EOS GmbH was discovered that led to the creation of the first EOS “Stereos” technology in Europe for production applications and prototyping of 3D printers. The 3D printed filamentthat we use today has undergone ample transformations to offer us what we have today! EOS Stereos’ industrial quality today is known worldwide under the flagship of SLS technology for metals and plastics.
In the year 1992, after the patent issue of FDM to Stratasys, many 3D printers were developed for an individual as well as professional use. Between 1993 and 1999, the primary roles for the 3D printing sector started emerging with the inculcation of several techniques. Meanwhile, we could witness that CAD tools were taking the path of development, which allowed creating the 3D models.
Media Visibility Gained by 3D printing: 2000s
In 2000, the millennium was introduced to a kidney that was printed by making use of 3D printing technology. However, its transplantation was only done after 13 years of conducting appropriate research. The kidneys that were printed through 3D printing are now functioning correctly, and the researchers have further accelerated the experiment to enhance the opportunity of transplanting organs quickly and efficiently.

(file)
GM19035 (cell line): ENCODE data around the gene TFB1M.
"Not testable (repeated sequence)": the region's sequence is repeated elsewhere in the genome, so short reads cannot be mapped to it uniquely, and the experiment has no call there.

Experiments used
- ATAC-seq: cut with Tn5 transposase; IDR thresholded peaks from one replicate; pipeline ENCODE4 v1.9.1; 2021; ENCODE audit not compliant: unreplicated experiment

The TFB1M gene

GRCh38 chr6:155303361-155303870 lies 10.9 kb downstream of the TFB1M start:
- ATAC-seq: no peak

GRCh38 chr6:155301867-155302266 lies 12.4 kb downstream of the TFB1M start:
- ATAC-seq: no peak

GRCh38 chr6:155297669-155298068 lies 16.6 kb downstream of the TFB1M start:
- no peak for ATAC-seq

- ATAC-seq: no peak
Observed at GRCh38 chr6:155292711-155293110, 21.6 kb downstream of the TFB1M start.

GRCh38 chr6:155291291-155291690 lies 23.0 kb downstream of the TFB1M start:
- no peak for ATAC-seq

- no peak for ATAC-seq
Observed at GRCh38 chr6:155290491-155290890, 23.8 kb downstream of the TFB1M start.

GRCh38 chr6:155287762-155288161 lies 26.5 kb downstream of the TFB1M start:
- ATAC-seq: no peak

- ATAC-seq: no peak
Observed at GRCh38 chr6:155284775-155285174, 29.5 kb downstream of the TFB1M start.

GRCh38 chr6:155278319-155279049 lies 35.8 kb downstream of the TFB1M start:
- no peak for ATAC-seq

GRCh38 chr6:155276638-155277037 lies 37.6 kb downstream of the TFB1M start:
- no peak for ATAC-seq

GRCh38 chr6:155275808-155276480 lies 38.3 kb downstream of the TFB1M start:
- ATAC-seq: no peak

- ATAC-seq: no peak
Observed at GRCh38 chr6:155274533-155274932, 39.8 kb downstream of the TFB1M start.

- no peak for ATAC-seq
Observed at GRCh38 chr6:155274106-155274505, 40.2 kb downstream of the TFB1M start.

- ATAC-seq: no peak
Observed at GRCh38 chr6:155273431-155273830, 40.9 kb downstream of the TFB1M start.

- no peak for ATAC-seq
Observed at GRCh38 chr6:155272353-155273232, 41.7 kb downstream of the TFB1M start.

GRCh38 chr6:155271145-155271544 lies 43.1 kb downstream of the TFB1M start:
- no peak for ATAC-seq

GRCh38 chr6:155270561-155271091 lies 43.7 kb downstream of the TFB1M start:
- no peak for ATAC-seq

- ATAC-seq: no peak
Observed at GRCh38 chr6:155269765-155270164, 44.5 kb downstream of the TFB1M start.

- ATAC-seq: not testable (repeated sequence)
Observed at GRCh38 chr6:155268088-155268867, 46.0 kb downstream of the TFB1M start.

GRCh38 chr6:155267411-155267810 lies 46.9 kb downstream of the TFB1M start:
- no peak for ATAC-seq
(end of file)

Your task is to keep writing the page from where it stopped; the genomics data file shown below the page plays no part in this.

2004 was marked as the year in which the initiation of the RepRap Project took place that consisted of the self-replicating 3D printers. This might come across as a surprise, but with the use of 3D printing filaments,we can even print a 3D printer. This open-source of the project gave rise to the spreading of FDM 3D printers and desktops, and the technology gained ample popularity in the maker’s community.